Today, especially since the Reformation, we have to do the same. Although few would actually pray a prayer like this word for word, our practice does betray us. Many live lives in which they thank God that they are not like others. “God, I thank you that I am not like other men—I thank you that I do it right.” We simply must remind each other constantly that we are a sinful people saved by God’s grace alone and that if He had not mercifully granted that we actually do things right from time to time, we too would be in error. Indeed, we should never reach the point where we would consider ourselves above the possibility of error.

This thought should produce a humility in us so that we are slow to pronounce judgment upon those who are not like we are. In many ways, the Pharisee’s assessment of the tax-collector was not far off the mark. From what we learn about the tax-collector in his own prayer, he may have even agreed with the Pharisee. But it was not the judgment in itself that was wrong—it was the attitude behind the judgment. “I have it right—I do it right,” the Pharisee said, “And that makes me better than other men.”

The error lies in an attitude of self-righteousness in which our acceptability to God is based on being the one who actually “gets it right.” There’s no sense of personal failure—no sense of unworthiness—no penitence—no petition for help in living a righteous life—nothing like that. Make no mistake, those elements may be present even in prayers of this nature, but ultimately the life of the self-righteous prayer will reflect an attempt, whether subtle or blatant, to parade his “rightness” before God and man alike. The personal pronoun “I” will creep in at one point or another.

Then there is the prayer of our less likely candidate—the tax-collector. This man no doubt didn’t know the first thing about prayer. Perhaps somewhere in his past he had been taught “Now I lay me down to sleep”, but his general lack of participation in religious matters later in his life ruled out any possibility of theological correctness.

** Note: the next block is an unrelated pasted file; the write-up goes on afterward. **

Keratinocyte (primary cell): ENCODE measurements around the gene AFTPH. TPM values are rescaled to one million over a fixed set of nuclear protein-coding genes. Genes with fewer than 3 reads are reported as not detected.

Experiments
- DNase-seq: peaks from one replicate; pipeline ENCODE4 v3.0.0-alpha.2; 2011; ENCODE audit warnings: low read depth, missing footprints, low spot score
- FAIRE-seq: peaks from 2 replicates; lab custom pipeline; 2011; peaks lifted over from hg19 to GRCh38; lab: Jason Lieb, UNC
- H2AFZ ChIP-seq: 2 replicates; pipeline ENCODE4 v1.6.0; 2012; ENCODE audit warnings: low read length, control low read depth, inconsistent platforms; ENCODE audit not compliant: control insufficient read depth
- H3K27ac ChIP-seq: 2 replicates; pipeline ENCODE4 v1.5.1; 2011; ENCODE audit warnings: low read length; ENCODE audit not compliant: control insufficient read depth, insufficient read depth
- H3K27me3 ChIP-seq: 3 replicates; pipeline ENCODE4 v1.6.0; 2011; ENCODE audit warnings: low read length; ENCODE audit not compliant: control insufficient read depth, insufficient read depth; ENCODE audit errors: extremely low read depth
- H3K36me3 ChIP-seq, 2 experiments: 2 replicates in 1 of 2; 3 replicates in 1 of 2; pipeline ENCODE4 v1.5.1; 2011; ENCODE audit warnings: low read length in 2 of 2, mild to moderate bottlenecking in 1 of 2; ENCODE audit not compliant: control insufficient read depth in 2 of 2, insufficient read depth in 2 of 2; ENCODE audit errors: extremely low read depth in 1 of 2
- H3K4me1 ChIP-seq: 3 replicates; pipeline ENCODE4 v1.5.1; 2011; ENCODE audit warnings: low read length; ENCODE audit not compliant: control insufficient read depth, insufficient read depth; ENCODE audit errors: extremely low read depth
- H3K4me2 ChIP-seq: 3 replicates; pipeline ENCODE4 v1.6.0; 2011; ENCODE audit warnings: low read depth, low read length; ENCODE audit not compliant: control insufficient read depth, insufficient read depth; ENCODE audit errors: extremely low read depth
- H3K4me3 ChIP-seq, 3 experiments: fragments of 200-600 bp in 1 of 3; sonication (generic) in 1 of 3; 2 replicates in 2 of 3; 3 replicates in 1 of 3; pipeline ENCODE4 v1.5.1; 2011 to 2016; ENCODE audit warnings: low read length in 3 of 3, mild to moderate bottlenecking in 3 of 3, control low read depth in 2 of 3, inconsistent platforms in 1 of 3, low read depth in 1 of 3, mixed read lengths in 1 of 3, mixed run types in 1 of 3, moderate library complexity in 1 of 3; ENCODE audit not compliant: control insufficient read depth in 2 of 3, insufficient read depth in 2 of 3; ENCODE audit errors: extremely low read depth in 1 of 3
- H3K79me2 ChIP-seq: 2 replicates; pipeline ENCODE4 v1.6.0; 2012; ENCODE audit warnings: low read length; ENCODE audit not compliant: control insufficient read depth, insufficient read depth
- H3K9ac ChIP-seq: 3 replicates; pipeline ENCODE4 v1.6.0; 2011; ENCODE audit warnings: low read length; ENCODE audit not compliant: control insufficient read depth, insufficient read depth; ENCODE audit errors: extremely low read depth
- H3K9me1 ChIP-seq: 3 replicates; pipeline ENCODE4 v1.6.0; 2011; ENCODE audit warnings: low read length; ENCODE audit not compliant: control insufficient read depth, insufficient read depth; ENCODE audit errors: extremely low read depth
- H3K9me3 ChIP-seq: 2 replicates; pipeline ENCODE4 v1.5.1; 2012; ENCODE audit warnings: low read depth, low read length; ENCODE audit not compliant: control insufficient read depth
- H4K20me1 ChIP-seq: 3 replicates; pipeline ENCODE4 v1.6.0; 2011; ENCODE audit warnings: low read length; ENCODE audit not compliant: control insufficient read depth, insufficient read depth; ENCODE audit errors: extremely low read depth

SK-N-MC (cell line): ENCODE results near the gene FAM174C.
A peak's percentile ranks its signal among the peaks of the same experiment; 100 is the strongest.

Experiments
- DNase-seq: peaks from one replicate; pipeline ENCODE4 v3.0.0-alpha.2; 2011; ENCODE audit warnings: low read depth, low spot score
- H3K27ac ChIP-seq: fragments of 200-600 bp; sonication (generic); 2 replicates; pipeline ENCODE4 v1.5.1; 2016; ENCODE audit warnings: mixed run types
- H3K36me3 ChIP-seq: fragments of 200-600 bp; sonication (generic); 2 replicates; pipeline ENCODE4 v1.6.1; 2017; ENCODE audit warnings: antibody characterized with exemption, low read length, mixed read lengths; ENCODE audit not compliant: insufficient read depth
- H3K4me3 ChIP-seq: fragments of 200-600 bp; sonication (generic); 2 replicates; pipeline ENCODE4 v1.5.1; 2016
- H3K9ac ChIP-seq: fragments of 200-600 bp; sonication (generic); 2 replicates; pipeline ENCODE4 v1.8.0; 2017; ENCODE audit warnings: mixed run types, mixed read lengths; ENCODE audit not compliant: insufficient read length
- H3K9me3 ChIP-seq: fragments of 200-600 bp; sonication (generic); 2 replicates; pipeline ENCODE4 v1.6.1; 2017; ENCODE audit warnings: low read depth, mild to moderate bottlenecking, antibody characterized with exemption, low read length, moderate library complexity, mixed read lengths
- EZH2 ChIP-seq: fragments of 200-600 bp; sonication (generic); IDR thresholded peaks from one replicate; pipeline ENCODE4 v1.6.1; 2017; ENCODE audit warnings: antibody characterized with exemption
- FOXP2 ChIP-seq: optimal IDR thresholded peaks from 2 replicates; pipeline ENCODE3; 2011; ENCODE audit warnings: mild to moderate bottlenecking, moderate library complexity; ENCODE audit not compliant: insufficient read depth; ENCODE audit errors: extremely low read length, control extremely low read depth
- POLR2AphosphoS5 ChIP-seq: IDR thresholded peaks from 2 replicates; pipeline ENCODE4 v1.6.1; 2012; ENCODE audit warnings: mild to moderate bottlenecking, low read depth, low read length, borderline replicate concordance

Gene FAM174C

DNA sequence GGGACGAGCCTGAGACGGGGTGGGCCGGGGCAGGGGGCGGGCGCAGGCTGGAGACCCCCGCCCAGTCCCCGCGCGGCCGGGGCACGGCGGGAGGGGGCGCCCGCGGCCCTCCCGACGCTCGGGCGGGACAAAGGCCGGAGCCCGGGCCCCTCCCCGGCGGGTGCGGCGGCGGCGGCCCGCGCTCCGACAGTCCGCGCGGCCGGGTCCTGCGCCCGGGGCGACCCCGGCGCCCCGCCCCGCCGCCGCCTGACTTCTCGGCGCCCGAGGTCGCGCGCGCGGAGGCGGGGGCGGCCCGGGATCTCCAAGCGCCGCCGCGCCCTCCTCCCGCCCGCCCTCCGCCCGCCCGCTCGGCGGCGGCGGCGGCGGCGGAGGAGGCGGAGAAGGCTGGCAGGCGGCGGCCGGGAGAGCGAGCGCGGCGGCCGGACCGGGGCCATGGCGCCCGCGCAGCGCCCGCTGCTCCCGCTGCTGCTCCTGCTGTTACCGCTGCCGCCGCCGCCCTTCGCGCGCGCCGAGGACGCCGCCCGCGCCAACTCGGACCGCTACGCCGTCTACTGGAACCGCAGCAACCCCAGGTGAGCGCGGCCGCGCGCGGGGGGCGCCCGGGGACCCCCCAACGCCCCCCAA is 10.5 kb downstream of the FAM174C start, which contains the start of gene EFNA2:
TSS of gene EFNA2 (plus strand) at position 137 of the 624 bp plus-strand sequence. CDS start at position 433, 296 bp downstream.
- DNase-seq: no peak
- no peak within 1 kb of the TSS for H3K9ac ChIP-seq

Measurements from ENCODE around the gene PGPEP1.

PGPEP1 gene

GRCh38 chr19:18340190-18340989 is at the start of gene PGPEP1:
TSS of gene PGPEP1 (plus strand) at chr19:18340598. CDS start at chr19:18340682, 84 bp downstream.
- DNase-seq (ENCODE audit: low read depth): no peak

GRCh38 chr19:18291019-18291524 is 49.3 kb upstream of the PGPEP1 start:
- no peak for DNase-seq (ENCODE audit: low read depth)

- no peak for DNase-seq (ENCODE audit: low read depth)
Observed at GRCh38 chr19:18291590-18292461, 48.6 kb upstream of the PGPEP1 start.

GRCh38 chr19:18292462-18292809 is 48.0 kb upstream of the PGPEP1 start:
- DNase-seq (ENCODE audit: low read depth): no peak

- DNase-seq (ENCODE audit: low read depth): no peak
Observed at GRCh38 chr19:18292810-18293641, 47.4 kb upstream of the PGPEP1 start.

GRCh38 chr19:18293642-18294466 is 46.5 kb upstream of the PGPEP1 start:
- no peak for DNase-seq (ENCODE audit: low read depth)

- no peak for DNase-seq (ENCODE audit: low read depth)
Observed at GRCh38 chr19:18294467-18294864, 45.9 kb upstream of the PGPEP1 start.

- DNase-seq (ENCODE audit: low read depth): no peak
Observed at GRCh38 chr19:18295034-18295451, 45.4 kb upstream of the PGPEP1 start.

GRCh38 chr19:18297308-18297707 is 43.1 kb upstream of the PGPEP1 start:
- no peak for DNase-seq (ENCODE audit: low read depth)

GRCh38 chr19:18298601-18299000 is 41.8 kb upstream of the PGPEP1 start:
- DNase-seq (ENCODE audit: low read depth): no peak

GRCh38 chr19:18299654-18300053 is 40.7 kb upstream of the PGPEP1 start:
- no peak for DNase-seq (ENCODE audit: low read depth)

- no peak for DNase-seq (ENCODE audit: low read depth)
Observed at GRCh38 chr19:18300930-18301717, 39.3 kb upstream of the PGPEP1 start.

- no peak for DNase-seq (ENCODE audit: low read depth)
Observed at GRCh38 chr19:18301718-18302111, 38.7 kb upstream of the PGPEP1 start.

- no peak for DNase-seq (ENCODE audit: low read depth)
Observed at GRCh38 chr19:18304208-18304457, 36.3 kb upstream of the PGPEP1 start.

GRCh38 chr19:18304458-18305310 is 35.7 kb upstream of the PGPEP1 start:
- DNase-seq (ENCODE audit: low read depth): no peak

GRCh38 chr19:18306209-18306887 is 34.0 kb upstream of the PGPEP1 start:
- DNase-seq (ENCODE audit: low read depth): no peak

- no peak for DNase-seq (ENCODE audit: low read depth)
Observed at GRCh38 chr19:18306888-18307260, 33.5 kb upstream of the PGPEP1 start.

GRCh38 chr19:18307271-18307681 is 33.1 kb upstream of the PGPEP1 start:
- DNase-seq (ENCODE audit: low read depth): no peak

Yet, even in his theological ignorance this man knew that he was not where he ought to be before God. He realized that he had not only fallen short of his own ideals, but also of the glory of God. There is no presumption or pretence in his prayer and although it is a simple, one-sentence petition, his words speak volumes. “God, be merciful to me, a sinner!” Everything about this man speaks humility—his posture, his action, his words. His honesty is alarming to us—his simple sincerity, disarming—because his prayer exposes our own desire to plead some sort of merit, be it ever so small.

This man knew he could not trust in himself. He knew that he stood justly condemned—he also seems to have known that he could not presume upon God’s merciful and gracious character. Thus he simply acknowledged his unworthiness and cried out for mercy.

III. The Result

Our Lord tells us that the Pharisee went home unchanged. He was still self-righteous, self-confident, self-absorbed, and self-opinionated. Everyone else was still wrong in his opinion and he was still proud that all things were so clear to him. Is there perhaps a small possibility that this could be you and me?

On the other hand, the tax collector—our unlikely candidate—went home totally changed—he had been justified by God. He had come burdened down with grief and sorrow over his sin and had left forgiven and released. The two men were still very different, but whereas the initial division between them was based on background, vocation, lifestyle, and so on, the differences now lay elsewhere. Their prayers had revealed an inner reality previously hidden from view. The one had spoken many words with his lips, whereas the other had spoken few words from a broken and contrite heart. Their true beliefs were reflected most clearly in the manner in which they had prayed.

We all came to church today to pray. In that we are all the same. But how will we leave church today? Will we go home justified by God or will we continue to justify ourselves? Let us never forget that it is by the grace of God alone that we are what we are.

And so, as we come humbly to receive the gracious gift of the Body and Blood of our Savior and Lord Jesus Christ, let us beseech the One to Whom all hearts are open, all desires known and from Whom no secrets are hid, to reveal to us our own inner most beliefs. And as we receive the tokens of His love for us, let us cry out with our brother the tax collector, “God, be merciful to me, a sinner!”